Not everybody agreed, and Environmental Progress and I paid a heavy price for telling the whole truth about nuclear. Many pro-nuclear people found that they were more welcomed by polite society, dominated as it is by Malthusian environmentalists and renewable energy advocates, by claiming to be pro-renewables and to favor only “advanced designs,” not “legacy nuclear plants.” Some ostensibly pro-nuclear people ridiculed us for organizing pro-nuclear demonstrations in places like Munich, Germany, where the vast majority of the public was against us. And others even went so far as to speak out against building new nuclear plants, with the idea that doing so would win over climate alarmists (spoiler alert: it didn’t).

It hasn’t been easy. In fact, it was often exhausting, which you can see in my eyes in various photos over the years. The renewable energy industry has financed misinformation efforts against us. We have been censored by Facebook. And we have lost some supporters. But through it all, EP kept up our work, directly supporting and championing the work of pro-nuclear advocates around the world, giving popular TED talks, and writing a best-selling book, Apocalypse Never, which has been translated into 15 languages

Now, our work is having impacts that we could never have imagined. Where five years ago there was just Environmental Progress building the pro-nuclear movement, today there are a dozen organizations around the world. EP has started a grants-making program to support them financially. One of our grants was to pro-nuclear activists in Germany, a nation that many pro-nuclear people felt we should abandon. Next month, they will hold yet another rally to protest plans by the German government to shut down three nuclear reactors in December, at a time of skyrocketing electricity prices and the growing risk of blackouts. Australia is seriously considering nuclear energy for the first time. And, as the Bloomberg article notes, we may be headed to yet another victory in Belgium, on top of the victories we have won in Illinois, South Korea, New York, and around the world.

As the world returns to nuclear, political leaders are telling the truth about the technology. Nuclear is a blessing, not a curse. We need it to address climate change, and protect the environment. But most of all we need nuclear to lift people out of poverty, and power our remarkable civilization, which is the point I will make in my next book, The War on Nuclear: Why It Hurts Us All, which I dedicate to pro-nuclear activists.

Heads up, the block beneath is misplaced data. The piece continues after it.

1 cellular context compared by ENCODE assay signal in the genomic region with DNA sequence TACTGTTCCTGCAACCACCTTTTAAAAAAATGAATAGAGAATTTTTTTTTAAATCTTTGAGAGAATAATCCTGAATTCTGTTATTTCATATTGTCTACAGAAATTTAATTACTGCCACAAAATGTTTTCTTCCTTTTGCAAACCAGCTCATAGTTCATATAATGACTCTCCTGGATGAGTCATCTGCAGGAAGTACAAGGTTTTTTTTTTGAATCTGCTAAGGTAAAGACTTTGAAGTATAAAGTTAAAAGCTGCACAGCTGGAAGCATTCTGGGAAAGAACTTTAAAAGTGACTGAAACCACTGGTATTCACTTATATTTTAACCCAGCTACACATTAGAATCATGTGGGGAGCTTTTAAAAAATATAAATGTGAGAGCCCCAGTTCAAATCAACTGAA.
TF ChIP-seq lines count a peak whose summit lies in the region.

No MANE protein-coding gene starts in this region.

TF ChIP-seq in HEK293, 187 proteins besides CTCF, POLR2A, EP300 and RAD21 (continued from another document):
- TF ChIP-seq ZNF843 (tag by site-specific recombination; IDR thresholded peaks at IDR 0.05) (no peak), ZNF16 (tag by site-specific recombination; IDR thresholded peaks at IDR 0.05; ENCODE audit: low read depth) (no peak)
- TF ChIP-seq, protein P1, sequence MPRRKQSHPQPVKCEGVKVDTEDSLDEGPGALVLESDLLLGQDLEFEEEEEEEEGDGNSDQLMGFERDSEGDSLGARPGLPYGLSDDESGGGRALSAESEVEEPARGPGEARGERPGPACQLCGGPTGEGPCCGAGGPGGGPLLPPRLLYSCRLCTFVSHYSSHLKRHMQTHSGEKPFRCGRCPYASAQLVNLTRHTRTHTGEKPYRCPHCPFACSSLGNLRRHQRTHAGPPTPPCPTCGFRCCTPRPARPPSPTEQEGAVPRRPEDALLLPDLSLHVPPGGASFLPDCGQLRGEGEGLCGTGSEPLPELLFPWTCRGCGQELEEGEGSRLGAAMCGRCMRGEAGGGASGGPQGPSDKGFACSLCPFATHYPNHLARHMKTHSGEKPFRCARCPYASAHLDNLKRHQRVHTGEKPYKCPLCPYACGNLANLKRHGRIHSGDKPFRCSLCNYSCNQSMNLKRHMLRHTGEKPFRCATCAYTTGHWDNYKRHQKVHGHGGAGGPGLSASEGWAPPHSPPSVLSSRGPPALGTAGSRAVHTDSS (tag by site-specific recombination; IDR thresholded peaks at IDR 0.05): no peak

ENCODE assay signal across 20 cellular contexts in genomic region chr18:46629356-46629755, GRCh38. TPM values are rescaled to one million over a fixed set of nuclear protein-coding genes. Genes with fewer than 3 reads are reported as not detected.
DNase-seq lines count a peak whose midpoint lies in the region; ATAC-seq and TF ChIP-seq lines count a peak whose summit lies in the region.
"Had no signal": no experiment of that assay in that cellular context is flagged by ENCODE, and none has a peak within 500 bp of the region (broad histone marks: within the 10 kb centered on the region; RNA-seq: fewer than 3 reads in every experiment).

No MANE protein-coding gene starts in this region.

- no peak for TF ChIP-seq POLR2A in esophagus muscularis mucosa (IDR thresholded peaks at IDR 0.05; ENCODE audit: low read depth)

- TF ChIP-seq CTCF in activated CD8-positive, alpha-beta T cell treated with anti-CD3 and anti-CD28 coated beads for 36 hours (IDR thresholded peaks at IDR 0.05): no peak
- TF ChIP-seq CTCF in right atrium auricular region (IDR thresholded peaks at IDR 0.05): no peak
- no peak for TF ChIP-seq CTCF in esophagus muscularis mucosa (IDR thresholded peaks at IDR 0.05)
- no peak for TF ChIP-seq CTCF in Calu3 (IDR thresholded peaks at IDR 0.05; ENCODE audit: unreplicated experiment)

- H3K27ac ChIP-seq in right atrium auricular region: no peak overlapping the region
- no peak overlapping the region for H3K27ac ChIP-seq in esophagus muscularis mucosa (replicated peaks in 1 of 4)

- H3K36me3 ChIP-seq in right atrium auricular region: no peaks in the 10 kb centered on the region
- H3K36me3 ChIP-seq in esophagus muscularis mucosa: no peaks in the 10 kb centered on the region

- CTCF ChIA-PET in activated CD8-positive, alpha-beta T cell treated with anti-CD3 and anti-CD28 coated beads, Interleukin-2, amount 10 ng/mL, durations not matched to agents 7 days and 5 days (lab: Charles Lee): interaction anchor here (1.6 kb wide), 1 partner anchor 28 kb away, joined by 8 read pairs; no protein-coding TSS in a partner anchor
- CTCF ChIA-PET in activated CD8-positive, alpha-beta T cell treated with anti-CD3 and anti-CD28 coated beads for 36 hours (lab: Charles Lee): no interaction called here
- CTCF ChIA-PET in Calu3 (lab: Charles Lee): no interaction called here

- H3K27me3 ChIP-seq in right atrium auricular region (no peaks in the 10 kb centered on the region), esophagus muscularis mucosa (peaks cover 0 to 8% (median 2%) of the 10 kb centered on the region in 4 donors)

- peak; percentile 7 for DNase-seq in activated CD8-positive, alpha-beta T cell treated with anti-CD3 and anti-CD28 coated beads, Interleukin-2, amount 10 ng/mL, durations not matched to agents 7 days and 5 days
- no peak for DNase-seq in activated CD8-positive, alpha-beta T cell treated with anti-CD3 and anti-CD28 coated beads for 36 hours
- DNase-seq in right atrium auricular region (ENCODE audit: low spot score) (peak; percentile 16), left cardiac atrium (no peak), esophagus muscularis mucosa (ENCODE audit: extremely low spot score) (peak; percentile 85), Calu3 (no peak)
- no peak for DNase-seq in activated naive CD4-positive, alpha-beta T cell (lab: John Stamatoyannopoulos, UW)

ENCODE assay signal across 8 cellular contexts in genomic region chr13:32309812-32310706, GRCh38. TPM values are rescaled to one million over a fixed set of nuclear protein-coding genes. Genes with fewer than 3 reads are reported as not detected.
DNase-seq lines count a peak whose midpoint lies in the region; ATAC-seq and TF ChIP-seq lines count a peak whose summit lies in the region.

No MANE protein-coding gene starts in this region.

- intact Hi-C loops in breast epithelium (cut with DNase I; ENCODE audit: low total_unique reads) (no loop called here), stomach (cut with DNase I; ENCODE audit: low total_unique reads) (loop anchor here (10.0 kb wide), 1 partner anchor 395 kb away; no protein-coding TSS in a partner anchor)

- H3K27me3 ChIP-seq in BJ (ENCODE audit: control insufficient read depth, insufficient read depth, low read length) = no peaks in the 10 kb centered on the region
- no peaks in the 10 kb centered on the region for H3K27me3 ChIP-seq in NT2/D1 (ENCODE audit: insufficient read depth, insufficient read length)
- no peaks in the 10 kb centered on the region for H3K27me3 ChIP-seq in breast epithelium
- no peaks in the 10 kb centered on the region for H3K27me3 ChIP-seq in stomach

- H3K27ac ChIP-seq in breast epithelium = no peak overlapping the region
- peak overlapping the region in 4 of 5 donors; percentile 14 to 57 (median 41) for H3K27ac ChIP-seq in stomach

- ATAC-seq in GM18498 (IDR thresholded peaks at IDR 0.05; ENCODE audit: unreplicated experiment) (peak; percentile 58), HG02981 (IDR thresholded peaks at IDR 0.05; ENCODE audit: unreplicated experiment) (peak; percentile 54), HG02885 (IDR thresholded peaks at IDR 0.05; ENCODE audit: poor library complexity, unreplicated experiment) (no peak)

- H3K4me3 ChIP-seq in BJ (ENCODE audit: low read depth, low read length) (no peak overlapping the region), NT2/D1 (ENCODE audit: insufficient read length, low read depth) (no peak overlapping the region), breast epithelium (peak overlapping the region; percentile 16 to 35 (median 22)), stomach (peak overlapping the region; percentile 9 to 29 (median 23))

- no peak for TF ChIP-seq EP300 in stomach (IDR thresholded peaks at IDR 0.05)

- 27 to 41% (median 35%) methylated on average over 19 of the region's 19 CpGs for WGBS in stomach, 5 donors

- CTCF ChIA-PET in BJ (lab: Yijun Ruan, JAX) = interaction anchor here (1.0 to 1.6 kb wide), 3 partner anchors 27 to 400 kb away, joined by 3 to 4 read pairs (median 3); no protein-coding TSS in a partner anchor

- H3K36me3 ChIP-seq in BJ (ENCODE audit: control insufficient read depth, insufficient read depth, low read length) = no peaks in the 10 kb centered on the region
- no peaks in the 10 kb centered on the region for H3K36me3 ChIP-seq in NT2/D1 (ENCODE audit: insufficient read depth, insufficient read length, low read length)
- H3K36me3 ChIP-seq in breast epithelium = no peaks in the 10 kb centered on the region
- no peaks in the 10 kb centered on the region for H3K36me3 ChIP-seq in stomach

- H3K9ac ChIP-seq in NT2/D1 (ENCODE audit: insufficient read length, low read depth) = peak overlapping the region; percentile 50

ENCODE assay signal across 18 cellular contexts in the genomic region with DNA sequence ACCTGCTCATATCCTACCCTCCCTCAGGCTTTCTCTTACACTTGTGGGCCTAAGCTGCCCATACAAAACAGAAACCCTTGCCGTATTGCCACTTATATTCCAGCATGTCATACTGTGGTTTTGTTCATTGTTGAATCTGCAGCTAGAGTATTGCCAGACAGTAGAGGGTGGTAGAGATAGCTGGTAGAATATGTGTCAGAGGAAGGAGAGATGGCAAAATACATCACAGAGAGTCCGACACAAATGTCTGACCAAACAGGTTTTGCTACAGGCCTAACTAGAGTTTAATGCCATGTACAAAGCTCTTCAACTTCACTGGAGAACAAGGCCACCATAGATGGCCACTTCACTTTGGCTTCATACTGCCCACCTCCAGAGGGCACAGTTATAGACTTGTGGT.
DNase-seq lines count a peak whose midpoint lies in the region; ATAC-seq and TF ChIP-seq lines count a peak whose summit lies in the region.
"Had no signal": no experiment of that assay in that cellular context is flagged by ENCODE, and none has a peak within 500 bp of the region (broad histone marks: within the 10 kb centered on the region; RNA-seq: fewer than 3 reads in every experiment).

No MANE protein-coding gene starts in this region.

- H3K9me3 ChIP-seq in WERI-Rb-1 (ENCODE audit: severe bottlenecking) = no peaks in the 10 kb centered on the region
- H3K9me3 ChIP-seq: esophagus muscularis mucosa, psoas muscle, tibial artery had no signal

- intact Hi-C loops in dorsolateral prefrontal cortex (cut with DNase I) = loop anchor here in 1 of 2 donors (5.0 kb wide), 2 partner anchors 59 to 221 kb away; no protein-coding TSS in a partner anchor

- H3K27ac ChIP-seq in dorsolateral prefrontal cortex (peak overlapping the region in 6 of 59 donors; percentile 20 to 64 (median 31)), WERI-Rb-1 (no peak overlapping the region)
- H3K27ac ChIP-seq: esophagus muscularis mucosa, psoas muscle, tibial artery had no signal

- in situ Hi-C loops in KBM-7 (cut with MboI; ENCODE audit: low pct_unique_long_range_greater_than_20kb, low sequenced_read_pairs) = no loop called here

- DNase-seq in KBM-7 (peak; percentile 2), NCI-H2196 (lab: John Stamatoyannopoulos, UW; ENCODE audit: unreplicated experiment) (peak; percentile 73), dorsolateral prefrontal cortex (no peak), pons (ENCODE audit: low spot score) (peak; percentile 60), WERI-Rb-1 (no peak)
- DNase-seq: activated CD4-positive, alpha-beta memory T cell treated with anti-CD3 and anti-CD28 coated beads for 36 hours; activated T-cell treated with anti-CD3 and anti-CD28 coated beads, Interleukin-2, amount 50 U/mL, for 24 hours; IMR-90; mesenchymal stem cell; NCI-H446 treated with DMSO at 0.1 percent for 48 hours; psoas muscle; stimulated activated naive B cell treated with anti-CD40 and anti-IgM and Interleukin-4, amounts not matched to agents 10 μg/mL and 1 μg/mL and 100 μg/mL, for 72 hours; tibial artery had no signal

I was struck while watching the pro-nuclear video tweeted by French President Macron of old film footage of Marie Curie, which I hadn’t known existed. She was a beautiful person, inside and out. At various moments during her lifetime she was considered politically radioactive, and indeed sacrificed her health pursuing her dream. But a more truthful way to describe Curie, today’s pro-nuclear movement, and the truth upon which it rests, is radiant.


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Re: THE Nuclear Power Thread pt 9 (merged)

Unread postby Tanada » Fri 29 Oct 2021, 22:50:41

The other day I was asked what at first blush is a simple question,
The US once planned to build 2,000 nuclear power stations by the year 2000. What went wrong?


This is my answer.
First, the USA did not have a unified plan, there were just recommendations and projections from government agencies. The government Joint Committee for Atomic Energy in the Legislature in charge of all things nuclear was dissolved in 1976.

Regulatory powers were transferred to a new Executive division as part of the Energy Department. This put Nuclear energy in direct competition with all forms of Fossil and Renewable energy. Fossil energy forms require vast numbers of workers to find and exploit those forms of energy which in effect gives them a large built in population base to pressure Congress to make decision favorable to their forms of energy.

Nuclear on the other hand is an extremely dense energy source so once a plant is built it only requires a small total work force both in operation and in all the stages of providing the fuel for the plant to operate. This immediately put Nuclear Energy at a significant disadvantage. Fossil energy companies then began a continuing effort to heighten public fears about nuclear fission and to tacitly support renewable energy supplies as a “cleaner” alternative to either fossil or nuclear energy.

One of the first things the new Energy Department did under Presidential decision making was to stop all efforts to use recycling on Nuclear fuel to recover the Uranium and Plutonium for use in new fuel. By banning recycling fossil fuel companies were then able to pervert clean nuclear power into an energy source “without a waste solution” .